Summer 2016 seems to have sent me spiralling back towards my childhood in a delicious swirl of retro delights. Pokemon Go has reinvigorated my obsession with the little pocket monsters (Pikachu safely in the bag already), Robot Wars has returned to our screens for more metal shredding fun, and I opened my first packet of football stickers for comfortably over a decade during Euro 2016. Am I regressing? Did I ever grow up? Will I have time to read any books with all these distractions? There are a world of answers out there…

Go Set a Watchman by Harper Lee book cover
For the meantime, let’s worry about what I have actually read and plan to review this month. First up is the Big Book of last year: Go Set a Watchman. You will have seen my review of To Kill a Mockingbird recently after I re-read it one final time before assimilating in the new iterations of the well-known characters that Watchman brought with it. Having now read the update, I can’t say I feel quite as scandalised as the initial reviews led me to believe I would be. Yet I’m not quite sure what I do actually feel about the book. The morals of Harper Lee’s only previous novel always left me a little torn and I’m not sure where I sit on this new book either (and these novels, more than most, must surely stand on the rightness of their morals).

I have also been reading Sunjeev Sahota’s Booker-shortlisted The Year of Runaways. You might remember that I wrote about his debut Ours are the Streets back at the start of 2015 and found a few problems with it. One thing that was evident from that novel, however, was the authenticity of the voice that Sahota conjured. I am hopeful, having read only a few pages so far, that he will have carried that through to this new, acclaimed novel, and will have managed to pull together a more coherent and affecting story to match his ear for dialogue and characterisation. His new effort traces the lives of three Indian men who find their way to England in search of a new life. This is a promising premise for a writer who has already tackled communities into which he has some insight. I remain hopeful.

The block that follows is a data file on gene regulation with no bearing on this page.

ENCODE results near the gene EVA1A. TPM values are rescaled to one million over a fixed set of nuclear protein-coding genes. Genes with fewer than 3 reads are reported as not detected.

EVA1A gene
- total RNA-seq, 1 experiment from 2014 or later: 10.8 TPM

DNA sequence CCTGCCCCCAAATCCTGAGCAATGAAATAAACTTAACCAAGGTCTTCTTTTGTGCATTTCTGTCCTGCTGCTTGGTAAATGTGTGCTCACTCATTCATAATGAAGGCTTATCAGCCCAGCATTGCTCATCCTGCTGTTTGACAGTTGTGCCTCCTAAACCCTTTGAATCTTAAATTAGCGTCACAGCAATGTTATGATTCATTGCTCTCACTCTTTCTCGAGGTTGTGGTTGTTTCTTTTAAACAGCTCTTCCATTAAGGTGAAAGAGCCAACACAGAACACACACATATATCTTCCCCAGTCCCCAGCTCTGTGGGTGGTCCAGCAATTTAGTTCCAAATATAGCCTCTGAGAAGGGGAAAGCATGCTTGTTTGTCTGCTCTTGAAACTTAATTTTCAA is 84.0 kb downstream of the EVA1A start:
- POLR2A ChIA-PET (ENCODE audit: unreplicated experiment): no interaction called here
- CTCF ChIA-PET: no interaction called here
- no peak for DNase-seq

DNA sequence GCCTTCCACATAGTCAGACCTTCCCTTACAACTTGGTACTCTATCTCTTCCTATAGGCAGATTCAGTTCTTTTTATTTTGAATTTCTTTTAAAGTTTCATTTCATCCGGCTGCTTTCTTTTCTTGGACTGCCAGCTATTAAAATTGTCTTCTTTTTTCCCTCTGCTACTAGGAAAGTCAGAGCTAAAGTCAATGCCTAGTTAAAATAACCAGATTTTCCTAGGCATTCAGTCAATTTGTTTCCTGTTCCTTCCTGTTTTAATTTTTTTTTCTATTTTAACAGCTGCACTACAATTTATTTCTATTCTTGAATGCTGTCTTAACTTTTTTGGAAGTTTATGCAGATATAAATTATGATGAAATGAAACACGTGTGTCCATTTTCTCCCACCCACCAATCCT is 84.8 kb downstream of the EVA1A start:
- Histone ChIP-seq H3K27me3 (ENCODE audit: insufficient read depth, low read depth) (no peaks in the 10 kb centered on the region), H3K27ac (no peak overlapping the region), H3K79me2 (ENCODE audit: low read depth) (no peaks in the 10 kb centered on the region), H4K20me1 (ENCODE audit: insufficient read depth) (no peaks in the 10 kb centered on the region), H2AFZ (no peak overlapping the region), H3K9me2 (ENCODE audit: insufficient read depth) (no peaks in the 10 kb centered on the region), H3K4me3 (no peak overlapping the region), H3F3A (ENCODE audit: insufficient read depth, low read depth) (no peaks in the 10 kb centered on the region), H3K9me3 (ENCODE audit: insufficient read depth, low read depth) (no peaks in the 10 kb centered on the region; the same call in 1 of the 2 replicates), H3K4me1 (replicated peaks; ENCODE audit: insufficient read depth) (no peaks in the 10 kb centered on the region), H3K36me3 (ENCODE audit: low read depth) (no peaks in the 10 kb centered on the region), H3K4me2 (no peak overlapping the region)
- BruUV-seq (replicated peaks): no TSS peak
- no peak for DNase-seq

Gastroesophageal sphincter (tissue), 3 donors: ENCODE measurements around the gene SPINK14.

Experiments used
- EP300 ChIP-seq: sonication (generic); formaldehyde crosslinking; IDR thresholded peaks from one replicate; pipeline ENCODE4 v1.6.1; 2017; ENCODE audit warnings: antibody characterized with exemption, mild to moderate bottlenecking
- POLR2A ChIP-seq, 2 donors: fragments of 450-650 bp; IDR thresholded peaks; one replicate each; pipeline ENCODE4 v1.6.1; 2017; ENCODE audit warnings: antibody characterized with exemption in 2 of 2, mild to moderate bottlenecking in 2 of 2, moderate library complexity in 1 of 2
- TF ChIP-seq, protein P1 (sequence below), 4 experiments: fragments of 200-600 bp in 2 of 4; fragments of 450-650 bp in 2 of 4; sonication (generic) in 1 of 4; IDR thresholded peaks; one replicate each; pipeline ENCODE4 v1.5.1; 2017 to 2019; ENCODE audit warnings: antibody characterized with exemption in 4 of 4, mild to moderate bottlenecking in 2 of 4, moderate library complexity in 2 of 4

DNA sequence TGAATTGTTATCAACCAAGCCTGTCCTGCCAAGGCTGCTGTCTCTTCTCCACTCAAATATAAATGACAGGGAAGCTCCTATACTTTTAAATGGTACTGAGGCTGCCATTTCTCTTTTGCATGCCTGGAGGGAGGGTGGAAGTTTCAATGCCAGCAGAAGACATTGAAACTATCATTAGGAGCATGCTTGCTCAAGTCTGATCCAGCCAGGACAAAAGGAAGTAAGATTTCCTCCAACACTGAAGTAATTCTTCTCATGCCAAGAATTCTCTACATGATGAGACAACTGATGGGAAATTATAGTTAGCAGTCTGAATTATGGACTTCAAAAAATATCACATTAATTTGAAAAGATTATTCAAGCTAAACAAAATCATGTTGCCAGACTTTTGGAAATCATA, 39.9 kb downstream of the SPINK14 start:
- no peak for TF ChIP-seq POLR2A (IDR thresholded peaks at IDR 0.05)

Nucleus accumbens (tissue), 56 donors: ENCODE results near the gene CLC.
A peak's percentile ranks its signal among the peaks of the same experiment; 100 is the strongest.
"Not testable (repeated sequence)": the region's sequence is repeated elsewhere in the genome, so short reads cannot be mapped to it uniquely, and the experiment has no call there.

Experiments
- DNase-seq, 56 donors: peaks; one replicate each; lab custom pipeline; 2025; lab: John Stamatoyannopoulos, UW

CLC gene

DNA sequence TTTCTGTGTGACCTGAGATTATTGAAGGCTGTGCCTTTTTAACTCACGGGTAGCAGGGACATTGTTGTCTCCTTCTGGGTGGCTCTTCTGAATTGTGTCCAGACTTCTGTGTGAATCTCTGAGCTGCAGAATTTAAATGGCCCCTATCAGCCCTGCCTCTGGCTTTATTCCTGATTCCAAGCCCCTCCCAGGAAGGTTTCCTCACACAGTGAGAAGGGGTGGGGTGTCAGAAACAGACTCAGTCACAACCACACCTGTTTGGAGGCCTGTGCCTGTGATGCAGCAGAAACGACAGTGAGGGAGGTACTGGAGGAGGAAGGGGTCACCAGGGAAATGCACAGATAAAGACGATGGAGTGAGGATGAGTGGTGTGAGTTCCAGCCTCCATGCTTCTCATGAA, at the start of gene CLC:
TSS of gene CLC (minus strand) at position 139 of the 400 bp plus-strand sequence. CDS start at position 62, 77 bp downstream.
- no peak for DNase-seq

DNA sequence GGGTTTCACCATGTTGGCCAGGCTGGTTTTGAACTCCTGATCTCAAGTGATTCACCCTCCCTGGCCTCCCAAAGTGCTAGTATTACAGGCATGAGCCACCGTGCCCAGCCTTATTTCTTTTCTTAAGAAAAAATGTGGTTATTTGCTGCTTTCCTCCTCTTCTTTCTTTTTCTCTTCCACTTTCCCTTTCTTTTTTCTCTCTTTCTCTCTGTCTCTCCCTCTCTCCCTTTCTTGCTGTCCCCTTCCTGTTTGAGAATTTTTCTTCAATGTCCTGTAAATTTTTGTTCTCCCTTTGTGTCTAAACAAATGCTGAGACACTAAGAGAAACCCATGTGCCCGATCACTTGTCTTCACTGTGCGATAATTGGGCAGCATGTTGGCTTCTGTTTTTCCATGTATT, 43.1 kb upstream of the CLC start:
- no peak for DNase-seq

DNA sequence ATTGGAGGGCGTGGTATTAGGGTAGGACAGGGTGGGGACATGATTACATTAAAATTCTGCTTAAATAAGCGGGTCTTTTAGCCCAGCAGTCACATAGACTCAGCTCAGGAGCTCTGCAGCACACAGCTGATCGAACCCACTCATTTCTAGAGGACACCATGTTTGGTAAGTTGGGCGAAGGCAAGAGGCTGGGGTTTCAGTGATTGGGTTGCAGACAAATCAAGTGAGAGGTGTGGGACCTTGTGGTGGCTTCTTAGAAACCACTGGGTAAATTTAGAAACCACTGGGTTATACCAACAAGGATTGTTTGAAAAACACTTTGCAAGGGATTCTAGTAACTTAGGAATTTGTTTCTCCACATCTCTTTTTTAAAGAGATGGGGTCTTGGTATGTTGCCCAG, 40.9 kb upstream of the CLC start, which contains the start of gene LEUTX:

I am also working on Kafka’s Amerika and finding it a little odd so far. It is described as the least Kafkaesque of all the author’s novels (a moniker that seems only to be used sparingly when it applies to its master progenitor) and that seems true thus far insomuch as the story feels fairly well anchored in the real. Yet there is Kafka’s familiar, uncanny style that seems to describe humanity as from the perspective of some Other looking upon them as a peculiar race of flesh-covered automatons (I appreciate not everyone would describe it thus).

Breakfast at Tiffany’s is also floating around awaiting a re-read. It’s a lovely, sharp little novella and one that is perfect for a summer afternoon in the park. Most of you will know the film, of course, but Capote’s little story got me before Audrey Hepburn was Holly Golightly and the ending was, on first read, far more satisfying than the film version. Will this still be the case? We’ll see.

So far now, toodle-pip and off you pop. Have a lovely August and stop by to say ‘how-do’ some time.